Is it possible to repair a crack in a radiator?

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Answered by: Brent, An Expert in the Emergency Repairs Category
My radiator is cracked! Is there any way to fix it? Yes!

It is possible to fix a crack in a radiator without buying a new one. You will need the following tools and supplies: a small flashlight, a sharp pick or awl, an alcohol-based solvent, a two-part epoxy putty product that is heat resistant, a razor blade, and some latex gloves.

If your car's radiator is leaking anti-freeze, you may have a fine crack in one of the plastic areas referred to as the "tanks". The first thing you must do is verify the problem. Allow the car to cool, either for several hours or overnight. When the system is safe to open, refill the coolant/anti-freeze to normal level. Start the car and let it warm up, that is until the temperature gauge is about to its half-way mark. Using your flashlight, observe carefully where the leak is coming from. It will be important to determine exactly where the crack begins and where it ends. It’s a good idea to mark the ends of the crack by scratching into the plastic with a scratch-awl or seal-pick type tool. Once the car is cool again, there will no longer be pressure in the system, and the true length of the crack will be less visible.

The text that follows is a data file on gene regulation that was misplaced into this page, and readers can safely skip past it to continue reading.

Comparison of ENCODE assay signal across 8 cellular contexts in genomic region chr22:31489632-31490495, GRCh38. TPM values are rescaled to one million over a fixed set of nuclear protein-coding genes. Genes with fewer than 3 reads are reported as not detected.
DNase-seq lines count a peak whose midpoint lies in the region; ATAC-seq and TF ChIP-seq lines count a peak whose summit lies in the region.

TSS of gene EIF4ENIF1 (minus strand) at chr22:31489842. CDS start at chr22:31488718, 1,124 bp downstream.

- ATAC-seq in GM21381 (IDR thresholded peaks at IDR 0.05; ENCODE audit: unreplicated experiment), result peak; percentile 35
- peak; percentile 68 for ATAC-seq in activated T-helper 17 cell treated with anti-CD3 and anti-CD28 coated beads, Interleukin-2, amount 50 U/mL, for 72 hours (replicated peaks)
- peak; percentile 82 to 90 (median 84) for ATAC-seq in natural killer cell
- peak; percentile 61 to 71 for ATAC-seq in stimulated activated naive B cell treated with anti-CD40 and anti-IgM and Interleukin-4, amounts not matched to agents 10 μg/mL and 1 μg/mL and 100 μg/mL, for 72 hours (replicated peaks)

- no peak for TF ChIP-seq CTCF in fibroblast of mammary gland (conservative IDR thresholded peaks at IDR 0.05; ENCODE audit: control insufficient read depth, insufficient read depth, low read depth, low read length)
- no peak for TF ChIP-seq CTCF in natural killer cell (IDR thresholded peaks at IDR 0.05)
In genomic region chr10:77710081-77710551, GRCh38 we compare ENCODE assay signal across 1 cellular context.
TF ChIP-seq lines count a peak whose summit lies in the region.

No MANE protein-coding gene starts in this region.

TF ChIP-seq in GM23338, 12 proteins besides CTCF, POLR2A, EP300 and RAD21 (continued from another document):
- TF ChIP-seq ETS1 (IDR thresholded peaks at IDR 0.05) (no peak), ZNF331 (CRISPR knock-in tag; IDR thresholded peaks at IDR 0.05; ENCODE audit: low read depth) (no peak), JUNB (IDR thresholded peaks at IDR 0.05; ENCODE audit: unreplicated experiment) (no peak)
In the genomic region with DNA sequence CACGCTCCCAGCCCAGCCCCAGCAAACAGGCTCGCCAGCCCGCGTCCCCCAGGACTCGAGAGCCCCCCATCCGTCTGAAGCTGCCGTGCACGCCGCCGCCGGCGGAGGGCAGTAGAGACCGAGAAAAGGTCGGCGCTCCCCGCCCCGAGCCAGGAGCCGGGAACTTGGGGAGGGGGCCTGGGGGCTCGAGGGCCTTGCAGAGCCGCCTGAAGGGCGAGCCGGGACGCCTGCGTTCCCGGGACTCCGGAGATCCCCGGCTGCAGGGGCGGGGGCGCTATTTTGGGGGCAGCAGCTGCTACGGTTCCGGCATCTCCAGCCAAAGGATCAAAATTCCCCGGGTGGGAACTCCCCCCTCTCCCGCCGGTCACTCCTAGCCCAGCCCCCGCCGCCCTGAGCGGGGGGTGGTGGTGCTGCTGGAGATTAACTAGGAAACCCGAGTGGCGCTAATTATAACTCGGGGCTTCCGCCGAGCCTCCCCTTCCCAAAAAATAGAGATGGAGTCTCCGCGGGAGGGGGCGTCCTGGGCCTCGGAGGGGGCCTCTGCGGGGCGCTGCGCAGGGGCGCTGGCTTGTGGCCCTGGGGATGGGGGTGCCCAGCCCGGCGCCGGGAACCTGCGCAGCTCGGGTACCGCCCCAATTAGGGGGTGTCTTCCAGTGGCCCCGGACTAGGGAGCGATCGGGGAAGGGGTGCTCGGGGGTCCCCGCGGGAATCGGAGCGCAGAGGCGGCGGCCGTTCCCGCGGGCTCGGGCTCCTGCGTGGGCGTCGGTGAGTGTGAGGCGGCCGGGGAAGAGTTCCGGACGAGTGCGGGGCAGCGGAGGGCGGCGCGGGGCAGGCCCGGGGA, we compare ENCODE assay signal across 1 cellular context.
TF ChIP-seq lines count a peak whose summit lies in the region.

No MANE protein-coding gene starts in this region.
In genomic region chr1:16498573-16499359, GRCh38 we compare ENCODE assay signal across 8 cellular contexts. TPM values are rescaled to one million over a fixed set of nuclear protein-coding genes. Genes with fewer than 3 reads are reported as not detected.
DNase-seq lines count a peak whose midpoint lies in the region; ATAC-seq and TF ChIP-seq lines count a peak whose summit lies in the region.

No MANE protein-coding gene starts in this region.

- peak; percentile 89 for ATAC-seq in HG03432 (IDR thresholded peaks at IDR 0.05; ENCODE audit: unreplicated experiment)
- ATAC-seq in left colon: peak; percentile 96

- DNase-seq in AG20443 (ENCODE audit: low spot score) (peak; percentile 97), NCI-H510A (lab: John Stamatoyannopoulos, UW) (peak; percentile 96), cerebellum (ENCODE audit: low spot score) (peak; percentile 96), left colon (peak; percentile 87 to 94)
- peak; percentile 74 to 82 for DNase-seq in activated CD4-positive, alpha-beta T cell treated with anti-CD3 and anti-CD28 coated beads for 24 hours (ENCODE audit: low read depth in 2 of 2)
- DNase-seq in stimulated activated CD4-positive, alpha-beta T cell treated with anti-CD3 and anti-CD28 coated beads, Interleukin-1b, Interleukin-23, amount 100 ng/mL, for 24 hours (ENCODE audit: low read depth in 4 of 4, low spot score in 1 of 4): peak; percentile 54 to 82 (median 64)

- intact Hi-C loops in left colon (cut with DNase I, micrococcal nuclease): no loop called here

Now that the crack is identified and marked, turn off the car and allow it to cool completely once again. At this point you will need an alcohol-based product such as carburetor cleaner or contact cleaner to clean the surface of the plastic where the repair will be made. When the area is clean and dry, you must score the surface with a sharp-pointed tool in a cross-hatch manner. Scratch the entire area of the repair; covering the entire length of the crack and beyond by approximately ½ inch all around it.

The surface of the plastic should appear rough with crisscrossed gouges similar to overlapping pound symbols (#) all along the crack. Doing this will properly prepare the epoxy putty to adhere to the radiator and stay in place and leak-free. Now, put on some gloves, and use a razor to portion a 1-2 inch section of the putty material. Take the putty in your fingers and mix the inner and outer parts of it together. It is essential to mix it very thoroughly; continue to knead the putty until it is a uniform color.

Apply the mixture to the prepared surface of the radiator. Work the putty onto the plastic as completely as possible, making sure the edges are smoothed out onto the surrounding area, and there are no edges pulling away at any point along the repair. It will be wise to inspect the work closely to be certain. A crack in a radiator will be inclined to expand under running conditions, and will not forgive any separation of the epoxy from either of the mating edges. If any surrounding parts or components had been removed to create access to the repair area, it will be best not to reassemble them until the epoxy is fully cured. Most products claim to cure completely within 4-6 hours, but it is best not to put heat and pressure to the repair for a full 24 hours.

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